Once in Nagpur, (Aug. 1930) Baba cautioned all not to disclose his identity to anyone. Gaimai asked what she should say if someone inquired who he was. “Tell them that I am your elder brother Merwan,” replied Baba.
Baba informed Gaimai that in the morning before Eruch went to school and after returning in the afternoon he should first meet with Baba. Eruch was also to have his meals with Baba. Being a teenager, Eruch found this irksome and would deliberately hide from Baba, departing for school without seeing him. In the afternoons, Baba would stand outside in the yard by the gate, waiting to catch Eruch. For the first few days, Eruch was caught and had to spend the afternoon and evening playing games with Baba.
On the third day, Eruch was more cautious. Cycling home from school, he saw Baba from a distance and thought: “There he is again; he’ll spoil my evening.” To avoid Baba, Eruch quietly entered the house through the back door. After having a snack and changing clothes, he went out. Eruch did not want to spend his free time being with Baba; he wanted to go outside and play with his friends.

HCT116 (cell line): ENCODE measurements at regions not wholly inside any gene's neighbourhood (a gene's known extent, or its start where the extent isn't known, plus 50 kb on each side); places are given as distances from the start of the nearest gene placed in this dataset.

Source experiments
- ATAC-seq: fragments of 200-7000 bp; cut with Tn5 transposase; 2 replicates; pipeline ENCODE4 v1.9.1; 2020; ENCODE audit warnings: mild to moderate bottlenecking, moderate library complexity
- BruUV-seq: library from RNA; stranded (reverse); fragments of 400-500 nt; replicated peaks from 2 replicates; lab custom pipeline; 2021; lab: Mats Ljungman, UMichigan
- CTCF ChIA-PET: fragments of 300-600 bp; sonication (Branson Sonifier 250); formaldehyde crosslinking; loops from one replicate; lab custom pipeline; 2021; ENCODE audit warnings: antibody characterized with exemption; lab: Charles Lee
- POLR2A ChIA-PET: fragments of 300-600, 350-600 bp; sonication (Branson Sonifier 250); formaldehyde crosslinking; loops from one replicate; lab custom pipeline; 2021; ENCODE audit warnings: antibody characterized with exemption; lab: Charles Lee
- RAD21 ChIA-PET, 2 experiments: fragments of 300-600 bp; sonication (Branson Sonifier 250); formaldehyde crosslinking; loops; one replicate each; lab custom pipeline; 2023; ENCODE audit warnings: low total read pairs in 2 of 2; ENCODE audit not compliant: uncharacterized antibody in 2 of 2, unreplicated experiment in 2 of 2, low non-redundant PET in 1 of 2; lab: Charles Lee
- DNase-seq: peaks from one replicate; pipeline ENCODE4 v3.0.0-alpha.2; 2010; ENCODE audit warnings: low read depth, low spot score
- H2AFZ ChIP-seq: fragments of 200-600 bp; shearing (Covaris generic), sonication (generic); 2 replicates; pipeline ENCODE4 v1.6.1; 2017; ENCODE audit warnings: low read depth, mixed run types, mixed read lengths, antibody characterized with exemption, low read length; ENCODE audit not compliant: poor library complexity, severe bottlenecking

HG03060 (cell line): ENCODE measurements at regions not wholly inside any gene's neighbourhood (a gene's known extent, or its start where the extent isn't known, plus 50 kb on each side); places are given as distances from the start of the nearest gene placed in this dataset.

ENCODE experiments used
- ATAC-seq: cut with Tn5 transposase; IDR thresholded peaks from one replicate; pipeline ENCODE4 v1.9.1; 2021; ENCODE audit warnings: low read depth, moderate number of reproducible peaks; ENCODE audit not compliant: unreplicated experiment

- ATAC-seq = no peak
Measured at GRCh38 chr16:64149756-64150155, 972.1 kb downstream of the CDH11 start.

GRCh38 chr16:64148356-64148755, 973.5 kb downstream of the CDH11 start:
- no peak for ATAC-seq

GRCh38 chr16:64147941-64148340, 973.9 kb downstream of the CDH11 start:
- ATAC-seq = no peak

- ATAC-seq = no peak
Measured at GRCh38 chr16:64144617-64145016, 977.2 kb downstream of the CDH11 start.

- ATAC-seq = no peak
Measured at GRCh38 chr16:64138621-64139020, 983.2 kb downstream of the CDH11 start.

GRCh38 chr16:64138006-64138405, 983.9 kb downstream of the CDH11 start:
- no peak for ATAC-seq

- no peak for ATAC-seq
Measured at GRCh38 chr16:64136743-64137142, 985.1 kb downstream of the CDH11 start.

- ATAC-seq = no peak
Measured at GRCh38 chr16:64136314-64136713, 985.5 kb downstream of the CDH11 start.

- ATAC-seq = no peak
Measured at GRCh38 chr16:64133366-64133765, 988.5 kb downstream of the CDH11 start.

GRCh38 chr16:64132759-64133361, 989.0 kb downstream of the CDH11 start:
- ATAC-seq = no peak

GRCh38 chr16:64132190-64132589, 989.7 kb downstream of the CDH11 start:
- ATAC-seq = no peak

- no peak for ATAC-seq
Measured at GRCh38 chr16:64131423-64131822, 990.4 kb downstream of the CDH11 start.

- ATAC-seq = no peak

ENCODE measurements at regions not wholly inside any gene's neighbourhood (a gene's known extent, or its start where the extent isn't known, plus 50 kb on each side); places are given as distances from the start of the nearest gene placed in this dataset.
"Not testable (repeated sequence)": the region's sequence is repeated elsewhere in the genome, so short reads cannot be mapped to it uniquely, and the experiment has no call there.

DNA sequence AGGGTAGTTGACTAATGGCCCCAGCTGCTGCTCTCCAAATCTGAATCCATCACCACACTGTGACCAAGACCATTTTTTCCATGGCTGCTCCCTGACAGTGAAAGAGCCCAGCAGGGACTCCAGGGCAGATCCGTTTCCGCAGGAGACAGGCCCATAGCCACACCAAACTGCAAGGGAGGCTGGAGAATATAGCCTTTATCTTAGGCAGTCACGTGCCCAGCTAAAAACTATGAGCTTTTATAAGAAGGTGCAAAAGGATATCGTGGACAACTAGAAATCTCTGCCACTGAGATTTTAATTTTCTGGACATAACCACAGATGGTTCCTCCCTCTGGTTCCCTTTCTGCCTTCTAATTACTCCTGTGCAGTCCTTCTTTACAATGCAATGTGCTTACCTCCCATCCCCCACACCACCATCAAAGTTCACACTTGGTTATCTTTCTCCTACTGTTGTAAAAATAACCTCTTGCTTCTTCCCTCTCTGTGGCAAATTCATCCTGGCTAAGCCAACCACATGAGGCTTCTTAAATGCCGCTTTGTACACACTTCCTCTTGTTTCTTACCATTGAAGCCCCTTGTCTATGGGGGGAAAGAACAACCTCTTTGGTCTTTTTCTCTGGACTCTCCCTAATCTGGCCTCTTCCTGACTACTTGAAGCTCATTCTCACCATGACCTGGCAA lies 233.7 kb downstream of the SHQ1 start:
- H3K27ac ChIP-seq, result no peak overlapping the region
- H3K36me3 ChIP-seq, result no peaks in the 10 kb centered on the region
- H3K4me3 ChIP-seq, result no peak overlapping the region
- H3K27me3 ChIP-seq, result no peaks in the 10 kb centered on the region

When he returned, Gaimai asked why he had not come home from school that day. Eruch explained that he had been home, but sneaked off to play. Gaimai scolded him, “This is not good. You don’t realize how blessed you are. Baba was waiting a long time for you.” She exclaimed, “He is Zarathustra! He is our Prophet returned! Do you know that?”
Although religious by nature, but rather skeptical in mind, Eruch was not duly impressed by his mother’s words. Even though he was of the Zoroastrian faith, Eruch had more of an interest in Jesus, having attended the Christian school in Nagpur. He did not yet realize that all Avatars are one and the same. Eruch thought to himself: “How much better it would have been if I had been born at the time of Jesus, I would love to have been by his side. Will that day ever come for me?”
Little did he know that the Christ had heard his longing and was waiting for him each day, but to play.
Lord Meher, American ed., Bhau Kalchuri, Vol.4, p. 1334.